MacMillian, Don. “Web-Based Worksheets in the Classroom.” Journal of Library and Information Services in Distance Learning 1, no. 2 (2004): 43-51.
Web-based worksheets are brief learning guides developed for library instruction delivered in lecture classrooms, interactive computer labs, and online tutorials. The advantages of web-based presentations versus PowerPoint slides are discussed. General pedagogical benefits are described, and specific advantages for students, instructors and libraries are highlighted. The ease of updating content, flexibility of design, possibility of reuse by other library staff, and bandwidth savings are listed as significant benefits. Exposure to the same content and layout in an online demonstration, print handout, and hands-on exercise increases the likelihood students will return to the material at their point of need. Effective design principles are discussed, and a list of specific design tips is provided. J Brandt.

Moore, Kay. “Embedding Information Skills in the Subject-Based Curriculum.” In Libraries Without Walls 5: The Distributed Delivery of Library and Information Services, edited by Peter Brophy, Shelagh Fisher, and Jenny Craven. London: Facet Publishing, 2004, 79-86.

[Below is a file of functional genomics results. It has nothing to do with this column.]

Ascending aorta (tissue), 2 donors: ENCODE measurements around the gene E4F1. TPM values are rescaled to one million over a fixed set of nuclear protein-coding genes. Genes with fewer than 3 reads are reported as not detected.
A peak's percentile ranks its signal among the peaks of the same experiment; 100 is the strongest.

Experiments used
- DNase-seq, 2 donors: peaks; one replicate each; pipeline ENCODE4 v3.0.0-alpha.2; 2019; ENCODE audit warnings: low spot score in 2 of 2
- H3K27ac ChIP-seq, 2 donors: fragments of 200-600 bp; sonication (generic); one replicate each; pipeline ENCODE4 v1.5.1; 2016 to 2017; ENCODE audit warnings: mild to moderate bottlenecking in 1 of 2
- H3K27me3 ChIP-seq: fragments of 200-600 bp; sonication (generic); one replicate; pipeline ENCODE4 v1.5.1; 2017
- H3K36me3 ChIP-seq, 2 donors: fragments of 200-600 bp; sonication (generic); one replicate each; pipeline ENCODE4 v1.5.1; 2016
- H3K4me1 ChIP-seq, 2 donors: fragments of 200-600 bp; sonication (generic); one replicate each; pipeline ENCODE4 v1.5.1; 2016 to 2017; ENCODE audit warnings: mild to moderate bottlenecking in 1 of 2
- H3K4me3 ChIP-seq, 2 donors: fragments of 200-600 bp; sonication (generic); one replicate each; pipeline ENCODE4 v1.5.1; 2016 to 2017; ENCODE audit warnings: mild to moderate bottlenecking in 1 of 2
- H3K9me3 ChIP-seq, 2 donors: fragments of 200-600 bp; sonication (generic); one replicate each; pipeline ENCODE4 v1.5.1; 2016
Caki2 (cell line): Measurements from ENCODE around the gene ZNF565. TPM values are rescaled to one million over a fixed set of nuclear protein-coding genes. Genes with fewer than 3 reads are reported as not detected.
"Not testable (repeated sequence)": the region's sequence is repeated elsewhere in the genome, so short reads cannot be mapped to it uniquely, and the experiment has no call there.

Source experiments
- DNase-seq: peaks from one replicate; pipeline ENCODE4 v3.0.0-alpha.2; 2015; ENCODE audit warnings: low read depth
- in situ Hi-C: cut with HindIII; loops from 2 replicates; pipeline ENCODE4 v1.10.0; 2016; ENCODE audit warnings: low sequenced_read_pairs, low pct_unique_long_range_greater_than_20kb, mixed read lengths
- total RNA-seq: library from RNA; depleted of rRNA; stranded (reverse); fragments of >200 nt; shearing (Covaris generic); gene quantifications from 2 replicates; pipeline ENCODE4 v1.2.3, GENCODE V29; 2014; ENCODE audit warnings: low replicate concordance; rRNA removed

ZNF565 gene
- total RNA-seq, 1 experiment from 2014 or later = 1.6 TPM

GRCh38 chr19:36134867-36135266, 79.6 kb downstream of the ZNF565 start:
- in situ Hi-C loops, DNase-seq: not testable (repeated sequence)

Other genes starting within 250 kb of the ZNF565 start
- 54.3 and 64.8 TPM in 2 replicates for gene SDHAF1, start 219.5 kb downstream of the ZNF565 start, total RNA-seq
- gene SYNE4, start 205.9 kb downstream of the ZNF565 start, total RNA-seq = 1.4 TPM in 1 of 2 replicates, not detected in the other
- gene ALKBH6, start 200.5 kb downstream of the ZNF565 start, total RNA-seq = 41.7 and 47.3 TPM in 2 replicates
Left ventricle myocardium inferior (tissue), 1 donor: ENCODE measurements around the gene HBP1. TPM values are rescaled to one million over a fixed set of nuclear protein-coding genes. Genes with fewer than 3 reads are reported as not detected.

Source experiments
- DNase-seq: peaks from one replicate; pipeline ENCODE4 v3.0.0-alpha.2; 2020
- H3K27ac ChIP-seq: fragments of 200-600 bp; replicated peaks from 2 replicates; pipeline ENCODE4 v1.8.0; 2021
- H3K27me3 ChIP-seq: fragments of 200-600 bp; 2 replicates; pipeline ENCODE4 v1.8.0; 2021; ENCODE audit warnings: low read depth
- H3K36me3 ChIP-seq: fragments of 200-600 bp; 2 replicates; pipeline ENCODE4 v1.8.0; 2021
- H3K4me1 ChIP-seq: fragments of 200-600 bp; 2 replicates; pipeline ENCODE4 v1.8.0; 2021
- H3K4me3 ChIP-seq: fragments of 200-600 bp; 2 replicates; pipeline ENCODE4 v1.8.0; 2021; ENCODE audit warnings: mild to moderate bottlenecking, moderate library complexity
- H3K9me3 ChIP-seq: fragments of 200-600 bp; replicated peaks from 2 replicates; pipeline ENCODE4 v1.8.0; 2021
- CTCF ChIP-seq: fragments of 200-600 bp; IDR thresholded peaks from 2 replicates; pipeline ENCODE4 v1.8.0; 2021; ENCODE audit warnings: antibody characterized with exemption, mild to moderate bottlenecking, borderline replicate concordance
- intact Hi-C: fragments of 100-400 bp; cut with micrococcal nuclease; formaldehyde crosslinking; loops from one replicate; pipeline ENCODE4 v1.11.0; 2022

Sheffield Hallam University developed an information skills tutorial called InfoQuest, consisting of five modules. InfoQuest has a basic generic framework which can be customized easily at specified points so that subject specific concepts, resources, and activities can be introduced. Although it took two years and much staff time and effort to create the tutorial, the goal to offer a skills program that was timely, relevant, and engaging to the students was met. Since its generic base remains the same, new subject specific customizations can be made whenever needed. A. Lawrence.

Xiao, Daniel Yi, Pietraszewski, Barbara A., and Goodwin, Susan P. “Full stream ahead: Database instruction through online videos.” Library Hi Tech 22, no. 4 (2004): 366-374.
This is a detailed case study of the Let-It-V (Learning E-Resources Through Instructional Technology Videos) project at the Texas A&M University Libraries. The authors used streaming videos to provide online instruction to the University’s students. The article looks at the background and rationale for the project, software and hardware requirements, content preparation, video recording basics, interface design, format and settings, and provides evaluation. Anyone wishing to implement streaming video for library instruction, will find this article extremely useful. The authors’ decision to use streaming video is based on a review of the literature and has a theoretical underpinning. However, the article also includes many specific technical requirements and is primarily of practical use. J. Wheeler


Ardis, Susan B. “A Tale of Two Classes: Teaching Science and Technology Reference Sources Both Traditionally and through Distance Education.” Issues in Science and Technology Librarianship, no. 37 (2003). Online. Available: http://www.istl.org/03-spring/article7.html